Supplemental Nutrition Assistance Program Education (SNAP-Ed) at the Michigan Fitness
Foundation is a collaboration of local and regional organizations whose work focuses
on improving the health of Michigan's most vulnerable citizens. While organizations
select and implement locally relevant programming, evaluation plans are designed to
report common fruit and vegetable consumption measures aligned with the SNAP-Ed Evaluation
Use of Theory or Research
Aligned with the social ecological framework, SNAP-Ed works to address factors of
health behavior across multiple levels of influence. While there is broad literature
and understanding on the factors that influence healthy eating, programs can do the
most good by addressing the local needs of the communities they serve.
Youth (grades 6-12) and adults (aged 18+) who received SNAP-Ed programming that included
evidence-based nutrition education interventions based on local needs assessments.
Design a common program evaluation that could be applied to a variety of direct education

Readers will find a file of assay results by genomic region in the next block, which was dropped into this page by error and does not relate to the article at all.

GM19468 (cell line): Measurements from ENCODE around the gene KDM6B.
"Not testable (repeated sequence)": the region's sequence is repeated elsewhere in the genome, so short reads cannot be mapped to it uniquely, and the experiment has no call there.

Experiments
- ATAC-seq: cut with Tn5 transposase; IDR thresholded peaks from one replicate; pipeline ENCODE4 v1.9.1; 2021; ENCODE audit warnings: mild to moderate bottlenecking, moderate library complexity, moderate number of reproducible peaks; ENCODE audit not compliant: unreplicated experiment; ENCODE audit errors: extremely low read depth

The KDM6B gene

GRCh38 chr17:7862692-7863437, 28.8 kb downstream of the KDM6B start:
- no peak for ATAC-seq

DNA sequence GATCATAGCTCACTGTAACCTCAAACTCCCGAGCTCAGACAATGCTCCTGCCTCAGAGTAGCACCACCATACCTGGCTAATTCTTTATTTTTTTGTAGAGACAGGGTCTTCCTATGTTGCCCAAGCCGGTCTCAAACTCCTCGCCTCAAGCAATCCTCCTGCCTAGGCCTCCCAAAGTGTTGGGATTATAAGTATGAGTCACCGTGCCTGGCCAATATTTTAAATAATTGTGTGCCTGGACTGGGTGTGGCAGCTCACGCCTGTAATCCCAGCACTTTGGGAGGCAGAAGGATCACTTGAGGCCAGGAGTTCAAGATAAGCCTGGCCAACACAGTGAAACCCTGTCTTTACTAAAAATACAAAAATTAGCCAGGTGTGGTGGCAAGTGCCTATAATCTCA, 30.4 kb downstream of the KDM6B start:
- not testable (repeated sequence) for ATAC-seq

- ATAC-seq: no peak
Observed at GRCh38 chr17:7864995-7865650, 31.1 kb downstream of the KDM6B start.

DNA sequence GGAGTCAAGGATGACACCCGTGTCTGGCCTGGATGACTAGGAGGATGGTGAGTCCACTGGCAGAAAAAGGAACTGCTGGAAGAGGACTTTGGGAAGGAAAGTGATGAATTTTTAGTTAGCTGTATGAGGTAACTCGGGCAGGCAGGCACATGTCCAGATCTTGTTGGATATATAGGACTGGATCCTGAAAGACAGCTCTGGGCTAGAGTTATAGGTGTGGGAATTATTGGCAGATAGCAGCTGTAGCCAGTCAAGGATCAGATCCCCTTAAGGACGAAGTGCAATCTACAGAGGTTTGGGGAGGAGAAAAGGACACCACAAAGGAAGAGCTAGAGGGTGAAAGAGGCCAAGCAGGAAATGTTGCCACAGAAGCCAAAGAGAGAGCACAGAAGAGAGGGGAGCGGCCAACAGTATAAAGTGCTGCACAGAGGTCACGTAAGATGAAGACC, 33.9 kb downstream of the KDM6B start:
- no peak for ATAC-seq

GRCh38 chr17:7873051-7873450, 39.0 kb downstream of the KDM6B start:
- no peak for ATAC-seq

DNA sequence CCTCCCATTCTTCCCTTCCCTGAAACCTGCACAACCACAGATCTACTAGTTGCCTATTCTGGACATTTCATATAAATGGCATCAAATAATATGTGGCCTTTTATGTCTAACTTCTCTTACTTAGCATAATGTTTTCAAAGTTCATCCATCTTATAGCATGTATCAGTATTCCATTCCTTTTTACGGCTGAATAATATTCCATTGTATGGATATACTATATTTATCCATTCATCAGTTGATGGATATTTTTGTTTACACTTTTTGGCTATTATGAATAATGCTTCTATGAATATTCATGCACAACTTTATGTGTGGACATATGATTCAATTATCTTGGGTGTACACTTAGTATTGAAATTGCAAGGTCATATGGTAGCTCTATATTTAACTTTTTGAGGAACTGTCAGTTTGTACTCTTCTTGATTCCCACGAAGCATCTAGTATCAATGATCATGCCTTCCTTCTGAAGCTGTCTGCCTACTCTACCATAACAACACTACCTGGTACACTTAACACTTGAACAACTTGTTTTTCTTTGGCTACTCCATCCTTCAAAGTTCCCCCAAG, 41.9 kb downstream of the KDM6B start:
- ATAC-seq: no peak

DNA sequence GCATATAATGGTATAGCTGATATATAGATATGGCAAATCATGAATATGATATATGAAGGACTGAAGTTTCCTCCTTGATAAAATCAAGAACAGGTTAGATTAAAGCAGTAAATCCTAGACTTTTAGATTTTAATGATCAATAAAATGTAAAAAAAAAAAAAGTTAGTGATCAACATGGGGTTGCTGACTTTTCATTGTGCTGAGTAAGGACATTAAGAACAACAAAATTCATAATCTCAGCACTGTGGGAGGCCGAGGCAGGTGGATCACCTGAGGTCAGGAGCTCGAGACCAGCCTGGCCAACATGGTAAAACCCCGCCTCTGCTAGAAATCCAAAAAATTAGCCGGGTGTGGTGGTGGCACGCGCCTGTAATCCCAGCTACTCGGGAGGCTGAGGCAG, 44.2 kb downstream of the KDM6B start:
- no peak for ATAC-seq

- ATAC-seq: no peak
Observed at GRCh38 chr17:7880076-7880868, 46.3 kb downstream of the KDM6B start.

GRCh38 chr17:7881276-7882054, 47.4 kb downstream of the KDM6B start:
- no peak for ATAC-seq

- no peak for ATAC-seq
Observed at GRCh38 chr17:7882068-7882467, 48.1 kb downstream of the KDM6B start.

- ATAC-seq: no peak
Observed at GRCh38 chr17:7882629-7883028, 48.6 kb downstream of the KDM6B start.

interventions to support local-level objectives and be aggregated to demonstrate state-level
Participants received a dietary questionnaire pre- and post-intervention. Participant
data were matched based on demographic indicators and data were aggregated at the
state-level. Descriptive statistics were calculated for all variables of interest,
and Wilcoxon Signed Rank tests were used to compare differences pre- and post-intervention
for fruit and vegetable consumption.
Participants included 1512 youth and 647 adults from SNAP-Ed programs delivered by
20 community organizations across Michigan. A statistically significant increase was
found for youth frequency of fruit consumption (pre: 1.62 ± 1.62; post: 1.75 ± 1.69;
P = .022) and of vegetable consumption (pre: 1.70 ± 1.97; post: 1.88 ± 2.17; P = .002). Results were similar for adults with a statistically significant increase
in frequency of fruit consumption (pre: 3.17 ± 1.23; post: 3.66 ± 1.19; P < .001) and of vegetable consumption (pre: 3.35 ± 1.14; post: 3.80 ± 1.14; P < .001).
Implementation of locally relevant SNAP-Ed programming selected by community organizations
can positively impact fruit and vegetable consumption. Future research should explore
characteristics across locally relevant programs to identify key implementation variables
for greatest impact.